Year Two of the New Leadership Model at Arizona State begins less than two months after Year One ended.
The Sun Devils get to work early, jumping into 2019 spring football practices faster than Punxsutawney Phil retreats to his burrow. And why not? February temperatures in Tempe are downright mild, and ASU can continue on the positive momentum established late in head coach Herm Edwards' debut campaign.
The hire — introduced with a variety of buzzwords and met initially with eye rolls — preceded Arizona State being picked to finish last place in the Pac-12 South. The Sun Devils instead came in second, winning games against USC, Utah, UCLA and a come-from-behind thriller at Arizona during the regular season's final month.
The early jump on spring practices finds the Sun Devils not far removed from that exciting, last month, but also setting the tone for an offseason with some key personnel changes.
5 Storylines to Watch During Arizona State's Spring Practice
1. The man after Manny
Quarterback Manny Wilkins was a steadying influence for Arizona State the previous few seasons, not just amid the change from Todd Graham to Herm Edwards at head coach. Before Graham's dismissal, Arizona State underwent repeated coordinator changes. The unflappable Wilkins persisted despite tumult. His departure sets the scene for a quarterback competition reminiscent of three years ago when Wilkins was a somewhat surprising winner for the job Mike Bercovici vacated.
Junior Dillon Sterling-Cole has experience the others in the four-man race lack, all of whom are freshmen. But the trio of youngsters — Jayden Daniels, Ethan Long and Joey Yellen — all have promise. This competition should continue into summer, and may whittle down as spring unfolds.
2. N'o more N'Keal
Although the quarterback competition deserves center stage, replacing wide receiver N'Keal Harry may prove the most difficult task facing Edwards and offensive coordinator Rob Likens in the offseason.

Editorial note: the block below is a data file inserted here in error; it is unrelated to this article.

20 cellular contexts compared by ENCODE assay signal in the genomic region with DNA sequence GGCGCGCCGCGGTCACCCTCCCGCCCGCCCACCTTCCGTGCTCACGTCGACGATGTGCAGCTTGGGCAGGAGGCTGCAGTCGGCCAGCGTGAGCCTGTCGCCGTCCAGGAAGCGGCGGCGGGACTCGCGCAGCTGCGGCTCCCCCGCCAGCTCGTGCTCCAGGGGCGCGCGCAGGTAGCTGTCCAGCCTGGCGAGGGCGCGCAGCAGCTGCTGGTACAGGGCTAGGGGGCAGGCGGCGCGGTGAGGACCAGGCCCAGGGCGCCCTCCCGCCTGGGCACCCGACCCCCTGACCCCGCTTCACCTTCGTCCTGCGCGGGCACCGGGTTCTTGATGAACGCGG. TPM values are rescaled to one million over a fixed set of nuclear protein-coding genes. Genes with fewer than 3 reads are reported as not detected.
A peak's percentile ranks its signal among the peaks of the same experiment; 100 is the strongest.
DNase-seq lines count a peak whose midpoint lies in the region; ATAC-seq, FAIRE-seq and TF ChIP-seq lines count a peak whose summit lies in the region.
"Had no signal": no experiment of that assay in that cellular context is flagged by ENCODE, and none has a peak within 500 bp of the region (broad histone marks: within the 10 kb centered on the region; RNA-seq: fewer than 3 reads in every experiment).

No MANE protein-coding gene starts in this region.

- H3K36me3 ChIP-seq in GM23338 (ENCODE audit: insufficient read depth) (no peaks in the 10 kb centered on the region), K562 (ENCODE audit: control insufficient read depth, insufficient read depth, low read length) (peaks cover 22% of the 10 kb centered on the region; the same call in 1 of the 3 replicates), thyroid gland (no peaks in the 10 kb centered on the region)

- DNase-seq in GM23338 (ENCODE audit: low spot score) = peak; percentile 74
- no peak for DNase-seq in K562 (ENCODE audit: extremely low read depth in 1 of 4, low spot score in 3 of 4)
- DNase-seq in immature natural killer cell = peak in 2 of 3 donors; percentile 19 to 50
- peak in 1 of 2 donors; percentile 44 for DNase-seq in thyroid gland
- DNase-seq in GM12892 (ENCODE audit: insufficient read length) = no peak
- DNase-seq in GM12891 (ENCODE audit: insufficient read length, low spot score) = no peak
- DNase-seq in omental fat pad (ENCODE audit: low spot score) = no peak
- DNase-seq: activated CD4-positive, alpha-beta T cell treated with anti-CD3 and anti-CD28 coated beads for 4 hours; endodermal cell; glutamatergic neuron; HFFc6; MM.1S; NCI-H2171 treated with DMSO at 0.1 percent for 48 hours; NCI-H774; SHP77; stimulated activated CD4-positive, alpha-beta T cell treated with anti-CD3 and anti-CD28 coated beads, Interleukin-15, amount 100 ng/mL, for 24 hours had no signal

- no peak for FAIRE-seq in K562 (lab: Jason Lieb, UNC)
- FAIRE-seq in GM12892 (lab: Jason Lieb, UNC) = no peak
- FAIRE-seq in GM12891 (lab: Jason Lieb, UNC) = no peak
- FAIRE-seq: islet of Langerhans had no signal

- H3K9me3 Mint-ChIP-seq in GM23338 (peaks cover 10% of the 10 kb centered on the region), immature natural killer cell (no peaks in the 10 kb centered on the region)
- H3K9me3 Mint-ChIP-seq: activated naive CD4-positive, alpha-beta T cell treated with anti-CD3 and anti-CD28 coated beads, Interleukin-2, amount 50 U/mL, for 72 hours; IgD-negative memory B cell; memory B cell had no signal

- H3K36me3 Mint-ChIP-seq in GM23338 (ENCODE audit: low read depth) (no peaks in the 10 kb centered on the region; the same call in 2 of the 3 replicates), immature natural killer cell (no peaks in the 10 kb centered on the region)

One of the best, and most uniquely skilled receivers in recent Pac-12 history, Harry's versatility gave Likens flexibility with his play calls and formations. Replicating all Harry brought to the Sun Devils won't fall on one player, but rather a variety of Arizona State receivers. Brandon Aiyuk, Frank Darby, and Kyle Williams all showed flashes of potential to become the No. 1 guy in Harry's absence, but increased production from all three is likely a must in 2019.
3. Running with the Devils
The most pronounced difference in Arizona State's offense from 2017 to '18 was the emergence of a previously missing, power-run game. The Sun Devils were one of the worst rushing offenses in the Pac-12 in 2017, but Eno Benjamin emerged as one of the conference's premier ball carriers a season ago.
He's back, and so too is the offensive line that paved the road for his 1,642-yard, 16-touchdown campaign. Arizona State also has former junior college transfer Isaiah Floyd back, who chipped in 209 yards a season ago. Springtime may be beneficial for integrating Floyd more into the mix, as well as promising youngster A.J. Carter.
4. The next step for a surprising defense
Defensive woes were the constant of the last few seasons in Graham's tenure. However, Danny Gonzales immediately turned that around his first season coordinating the Sun Devils' defense.
Arizona State took nicely to a 3-3-5 look, which Gonzales perfected at San Diego State under its originator, Rocky Long. The emergence of several freshmen as key playmakers made the implementation of a new scheme easy. Key for Gonzales in 2019 is refining some of the raw ability demonstrated this past season.
Despite its tenacity and ability to both get into the backfield and generate turnovers, Arizona State finished 10th in the conference in rushing defense. Darien Butler and Merlin Robertson being a year older as the cornerstones of the linebacking corps should help with making necessary strides in that regard. Ditto Tyler Johnson, another of the freshmen stars, anchoring the defensive line.
5. Edwards' stamp
The hire of Edwards a little more than a year ago was... unorthodox, to say the least. Athletic director Ray Anderson's use of language that would sound more at home in a real estate expo at the Learning Annex than in a college football coaching intro presser raised eyebrows.
Yet, despite the corporate-y lingo, Edwards' first season offered some positive surprises. A program begins to take on more of its head coach's vision in Year 2, so the approach of the New Leadership Model could bring more surprises in 2019.